Magic: The Gathering‘s newest expansion set is Zendikar Rising, and it features classic returning mechanics right alongside some exciting new ones. This makes for some fun games of booster draft, and the black cards have strong synergy with each other and the other colors, allies and enemies alike.
In this set, the pool of black cards offers a wide variety of staple black effects, ranging from hand control to creature removal spells to paying life and sacrifice-based cards. Often, this color can augment whatever the other colors are doing in a Limited deck, but sometimes, the black cards might take the lead.
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Black Cards in Zendikar Rising Limited
In this set, the black cards are surprisingly humble, often deferring to the other four colors’ strategies and synergizing with them rather than creating their own. Still, the black cards take the lead when it comes to black mana’s key strengths, such as hand control, reanimation and creature removal. In black’s card pool, effective removal such as Deadly Alliance, Feed the Swarm, Inscription of Ruin and Hagra Mauling can push a draft player into black if they want to take down strong creatures their opponents control, then return fire with efficient beaters to match.
Additionally, black mana can enable a graveyard-based deck with cards like Malakir Rebirth, Thwart the Grave, Skyclave Shade and Drana, the Last Bloodchief. Black mana is also good at hand control with the likes of Pelakka Predation and Mind Drain, but Limited decks aren’t typically built around hand control or tutoring. They’re incidental effects.
Meanwhile, the bulk of Zendikar Rising‘s black cards are useful for completing other archetypes, and each of the other four colors can benefit greatly from black’s vicious cards. When combined with its ally red, the result is the black/red aggro party deck, making use of black’s lean and aggressive cards. Many of black’s cheaper creatures have high power, evasion and abilities such as flying or lifelink, meaning they can power up an aggro decks in many ways at once, including lifegain to get the edge in damage races.
Nighthawk Scavenger has flying, lifelink and deathtouch, making it a terrifying and evasive attacker, while Malakir Bloodpriest is a 2/1 for 1B that can drain life from the opponent, then start attacking (especially if boosted with Equipment or combat tricks). Expedition Skulker is a 2/2 for 1B that gets deathtouch if a friendly Rogue is controlled, and Mind Carver can give a creature +1/+0 (or +3/+0 if an opponent’s graveryard has 8+ cards in it). Black has Clerics, Rogues and Warriors alike for a party-oriented black/red deck, to complement red’s Warriors and Wizards.
Black can also go on the offensive alongside blue, of all things, in the blue/black Rogues deck. This is also aggressive and tricky like black/red, but focuses more on Rogues (and maybe a few Wizards) and puts more emphasis on milling and having many cards in the opponent’s graveyard. Many of these black creatures either cause mill or get stronger from opponents getting milled, such as Nimana Skydancer, Nimana Skitter-Sneak and Nighthawk Scavenger. These cards work best in Rogues, but they’re passable in black/red Party aggro, too.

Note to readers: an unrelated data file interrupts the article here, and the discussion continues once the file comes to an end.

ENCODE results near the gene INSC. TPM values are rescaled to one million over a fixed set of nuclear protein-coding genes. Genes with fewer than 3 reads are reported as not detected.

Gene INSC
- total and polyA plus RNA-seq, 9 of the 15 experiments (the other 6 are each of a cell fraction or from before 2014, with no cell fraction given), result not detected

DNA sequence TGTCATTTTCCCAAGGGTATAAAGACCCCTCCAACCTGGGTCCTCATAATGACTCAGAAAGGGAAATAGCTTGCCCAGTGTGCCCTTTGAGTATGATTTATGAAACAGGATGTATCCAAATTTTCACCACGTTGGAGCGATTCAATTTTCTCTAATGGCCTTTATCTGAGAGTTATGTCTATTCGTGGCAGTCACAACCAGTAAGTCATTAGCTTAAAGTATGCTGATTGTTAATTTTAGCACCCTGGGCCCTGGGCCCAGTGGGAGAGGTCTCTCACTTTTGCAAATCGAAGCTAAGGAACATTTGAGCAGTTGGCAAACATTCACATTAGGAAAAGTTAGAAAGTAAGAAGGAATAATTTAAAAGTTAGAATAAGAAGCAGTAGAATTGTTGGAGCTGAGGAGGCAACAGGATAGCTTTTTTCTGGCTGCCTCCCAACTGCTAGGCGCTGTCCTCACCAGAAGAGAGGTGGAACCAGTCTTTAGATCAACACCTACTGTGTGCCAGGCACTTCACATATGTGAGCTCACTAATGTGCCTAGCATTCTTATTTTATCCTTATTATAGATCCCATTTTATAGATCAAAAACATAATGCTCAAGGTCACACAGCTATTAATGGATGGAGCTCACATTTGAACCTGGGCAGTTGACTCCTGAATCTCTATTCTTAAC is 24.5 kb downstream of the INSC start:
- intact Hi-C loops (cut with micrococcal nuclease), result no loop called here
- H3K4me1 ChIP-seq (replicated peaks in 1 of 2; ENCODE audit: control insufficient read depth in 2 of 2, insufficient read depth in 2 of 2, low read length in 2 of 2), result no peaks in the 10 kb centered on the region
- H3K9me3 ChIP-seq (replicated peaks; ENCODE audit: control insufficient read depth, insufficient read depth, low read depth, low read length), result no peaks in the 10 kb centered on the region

With green mana, black is all about +1/+1 counters and sacrifice, giving up its weakest creatures to pump the rest and make game-smashing threats. Hagra Constrictor rewards the player for using +1/+1 counters on creatures, and Guul Draz Mucklord grants a +1/+1 counter on a friendly creature when it dies either through combat or sacrifice. Oblivion’s Hunger, a cheap black combat trick, can make a creature indestructible, and cantrip if that that creature has a +1/+1 counter on it.
Combined with white, black is all about Clerics, and it’s the second-best Cleric color behind white. A white/black Cleric deck is slower than the red/white Warrior aggro deck, but its many Clerics can bolster each other considerably, then finally attack with a tightly-knit gang of touch Clerics. Drana is a great start in the mythic rare slot, and there’s also Marauding Blight-Priest (which works well with white’s lifegain), Malakir Blood-Priest (splashing in Rogues or Warriors helps it even more) and Nullpriest of Oblivion.
Black Cards in Other Formats
A handful of Zendikar Rising‘s black cards have found their place in Standard decks, usually the Dimir-colored ones. Standard is home to a Rogues deck that uses blue and black cards from Core Sets, Throne of Eldraine and Zendikar Rising alike, and it’s the perfect place for Nighthawk Scavenger. There is also a Dimir control deck that can use Hagra MauTjheng and Bloodchief’s Thirst as staple removal spells, alongside counterspells and hand control.
The Rakdos midrange deck can use Magra Mauling, Agadeem’s Awakening and Bloodchief’s Thirst as powerhouse noncreature spells. Lastly, black mana offers both Taborax and Drana as mono-colored Commander cards for semi-casual decks, often as the commander itself. Taborax demands a more specific build, since its true power awakens when friendly Clerics die in particular. Fortunately, plenty of black Clerics exist in the game’s overall card pool.
KEEP READING: Magic: The Gathering – How to Build a Commander Deck for Narset, Enlightened Master
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